With the rise of the smartphones and tablets, this section of the class will address the new media services enabled by the multiscreen as well as the impact of fixed-wireless convergence in the TV industry. This will include distributed compression algorithms for wireless viewing, collaborative distribution, and content protection.
Day 2 – pm: User Experience
User experience is key to the social viewing experience. In this module we will review perception of video content, quality of experience parameters, gesture based systems, and remote controls. It will include a review of the most recent compression algorithms as well as network enablers for social connectivity.
Day 3 – am: Television and Internet Enabling Technologies
Day 3 will most likely be the most technical day, starting with a review of the traditional TV production chain and how it is changing with the introduction of Internet technologies and different flavors of wireless technologies (from cellular to Wifi, Bluetooth, and Zigbee). We will also review Internet protocols for video distribution as well as novel approaches to localized caching and dissemination based on network coding principles and network virtualization.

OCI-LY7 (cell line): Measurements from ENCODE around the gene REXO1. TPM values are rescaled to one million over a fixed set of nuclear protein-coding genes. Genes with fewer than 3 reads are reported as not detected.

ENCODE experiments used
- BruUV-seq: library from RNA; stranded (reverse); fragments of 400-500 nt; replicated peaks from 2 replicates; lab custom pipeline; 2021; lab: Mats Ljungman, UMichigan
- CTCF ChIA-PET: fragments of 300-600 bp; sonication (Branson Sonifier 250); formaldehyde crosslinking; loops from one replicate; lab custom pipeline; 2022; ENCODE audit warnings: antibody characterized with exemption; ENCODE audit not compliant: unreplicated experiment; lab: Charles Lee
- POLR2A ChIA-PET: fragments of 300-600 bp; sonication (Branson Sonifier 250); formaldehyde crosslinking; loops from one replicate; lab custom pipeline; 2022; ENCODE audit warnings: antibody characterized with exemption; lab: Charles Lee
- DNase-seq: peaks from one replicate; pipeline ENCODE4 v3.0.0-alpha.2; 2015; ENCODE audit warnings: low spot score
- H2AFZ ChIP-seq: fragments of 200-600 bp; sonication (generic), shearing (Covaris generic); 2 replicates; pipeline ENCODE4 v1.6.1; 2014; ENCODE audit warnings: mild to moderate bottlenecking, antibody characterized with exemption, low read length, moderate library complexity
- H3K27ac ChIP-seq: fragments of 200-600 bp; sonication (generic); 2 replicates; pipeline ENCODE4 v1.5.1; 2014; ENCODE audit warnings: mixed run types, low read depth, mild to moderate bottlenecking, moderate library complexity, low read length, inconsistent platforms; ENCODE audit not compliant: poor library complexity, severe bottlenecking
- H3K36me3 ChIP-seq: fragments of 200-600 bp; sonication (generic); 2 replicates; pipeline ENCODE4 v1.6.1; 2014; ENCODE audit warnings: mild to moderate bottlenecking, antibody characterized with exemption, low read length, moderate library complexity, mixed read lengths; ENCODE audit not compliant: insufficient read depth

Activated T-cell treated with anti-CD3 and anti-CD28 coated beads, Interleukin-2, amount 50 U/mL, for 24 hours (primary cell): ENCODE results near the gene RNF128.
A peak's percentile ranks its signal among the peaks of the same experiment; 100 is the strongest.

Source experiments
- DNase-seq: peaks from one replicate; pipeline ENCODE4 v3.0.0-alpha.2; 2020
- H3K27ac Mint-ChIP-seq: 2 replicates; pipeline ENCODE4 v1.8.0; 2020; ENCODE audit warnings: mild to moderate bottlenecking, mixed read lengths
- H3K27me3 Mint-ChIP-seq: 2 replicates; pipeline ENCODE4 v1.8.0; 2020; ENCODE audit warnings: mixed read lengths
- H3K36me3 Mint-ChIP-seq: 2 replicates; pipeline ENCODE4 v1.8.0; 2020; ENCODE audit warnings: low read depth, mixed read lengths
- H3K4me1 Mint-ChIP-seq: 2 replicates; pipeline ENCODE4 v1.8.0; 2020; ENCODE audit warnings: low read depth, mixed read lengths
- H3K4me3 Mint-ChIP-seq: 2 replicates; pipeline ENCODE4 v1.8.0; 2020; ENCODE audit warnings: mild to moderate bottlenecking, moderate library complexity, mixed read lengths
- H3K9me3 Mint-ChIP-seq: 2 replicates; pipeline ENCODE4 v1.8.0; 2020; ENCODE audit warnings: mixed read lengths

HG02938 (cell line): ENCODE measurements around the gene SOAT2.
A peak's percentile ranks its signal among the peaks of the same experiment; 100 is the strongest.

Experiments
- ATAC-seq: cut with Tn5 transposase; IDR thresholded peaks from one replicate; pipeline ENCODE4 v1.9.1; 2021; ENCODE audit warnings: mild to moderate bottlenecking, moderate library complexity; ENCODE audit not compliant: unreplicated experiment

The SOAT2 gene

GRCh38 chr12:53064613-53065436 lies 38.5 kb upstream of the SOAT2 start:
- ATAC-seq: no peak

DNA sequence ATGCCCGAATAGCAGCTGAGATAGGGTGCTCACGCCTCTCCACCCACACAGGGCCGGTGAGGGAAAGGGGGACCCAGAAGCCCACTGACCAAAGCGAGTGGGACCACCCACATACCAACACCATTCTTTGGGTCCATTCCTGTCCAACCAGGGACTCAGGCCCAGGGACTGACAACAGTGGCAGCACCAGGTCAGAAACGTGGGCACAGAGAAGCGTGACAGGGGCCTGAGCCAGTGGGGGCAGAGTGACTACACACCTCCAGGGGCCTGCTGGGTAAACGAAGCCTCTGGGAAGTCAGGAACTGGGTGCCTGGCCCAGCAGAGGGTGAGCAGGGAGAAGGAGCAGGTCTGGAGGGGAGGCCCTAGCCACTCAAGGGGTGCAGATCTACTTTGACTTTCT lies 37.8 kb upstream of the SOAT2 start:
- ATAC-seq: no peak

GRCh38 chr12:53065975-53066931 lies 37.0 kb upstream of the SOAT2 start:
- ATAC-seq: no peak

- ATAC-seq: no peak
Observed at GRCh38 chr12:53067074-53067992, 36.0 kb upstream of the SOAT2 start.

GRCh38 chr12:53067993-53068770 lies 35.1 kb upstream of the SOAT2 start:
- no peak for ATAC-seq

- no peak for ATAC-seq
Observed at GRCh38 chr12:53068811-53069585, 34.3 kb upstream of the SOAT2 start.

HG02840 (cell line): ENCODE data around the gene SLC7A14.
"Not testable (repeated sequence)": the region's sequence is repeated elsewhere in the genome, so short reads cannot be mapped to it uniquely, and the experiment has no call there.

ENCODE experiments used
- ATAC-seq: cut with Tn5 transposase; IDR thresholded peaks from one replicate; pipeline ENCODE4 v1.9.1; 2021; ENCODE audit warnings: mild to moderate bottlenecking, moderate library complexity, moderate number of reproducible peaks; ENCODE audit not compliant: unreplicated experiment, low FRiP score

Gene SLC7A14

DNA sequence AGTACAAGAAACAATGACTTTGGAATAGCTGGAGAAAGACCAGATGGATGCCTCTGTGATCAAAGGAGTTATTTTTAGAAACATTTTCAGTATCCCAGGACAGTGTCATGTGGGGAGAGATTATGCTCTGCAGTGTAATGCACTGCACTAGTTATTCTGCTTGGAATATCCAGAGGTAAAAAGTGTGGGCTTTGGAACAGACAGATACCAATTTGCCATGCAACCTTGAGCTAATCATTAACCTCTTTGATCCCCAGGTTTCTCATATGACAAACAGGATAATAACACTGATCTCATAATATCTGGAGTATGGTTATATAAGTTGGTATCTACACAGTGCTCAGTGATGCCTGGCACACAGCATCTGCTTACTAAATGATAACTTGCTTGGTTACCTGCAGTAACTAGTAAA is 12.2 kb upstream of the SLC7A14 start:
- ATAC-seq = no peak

Day 3 – pm: Review of TV and Web Platforms for Social TV Development
The afternoon of Day 3 will review some of the software and hardware platforms for social TV creation as well as emerging standards in the W3C to enable cross-platform development.
Day 4 – am: The Social TV Business Landscape
In this module we will assess how social and connected TV is changing the television value chain from linear to planar and identify the disruptions in the industry based on some data points from music and VoIP.
Day 4 – pm: Review of Existing Commercial Initiatives
The number of commercial initiatives is growing every day. This session will look at some major projects (Zeebox, Miso, GetGLue, etc.) and technology offerings (AppleTV, GoogleTV, Boxee, Netflix), as well as a selected set of new startups, some of them local (final selection TBD).
Day 5 – am: Hands-on-Exercises – Create a Social Viewing Project Proposal
On the last day of the program, the class will be divided into 2- or 3-person teams that will work on a theme from the class discussions to define a concept for social viewing and engagement around TV concepts. The goal of the exercise is not to develop a full-fledged idea, but to put together some essential concepts and prepare for a short presentation.
Day 5 – pm: Project Round Table and Discussion
The afternoon of Day 5 will be dedicated to the presentation of the projects and discussions. It is planned that all project ideas will be archived and made available to the teams.
Course schedule and registration times
Class runs 9:30 am - 4:00 pm on Monday, 9:00 am - 4:00 pm on Tuesday and Wednesday, and Thursday, and 9:00 am - 3:00 pm on Friday.
Registration is on Monday morning from 8:45 - 9:15 am.
Special events include a Networking Luncheon on Monday for course participants and a poster session on Thursday. All activities are included in tuition.
About The Lecturers
V. Michael Bove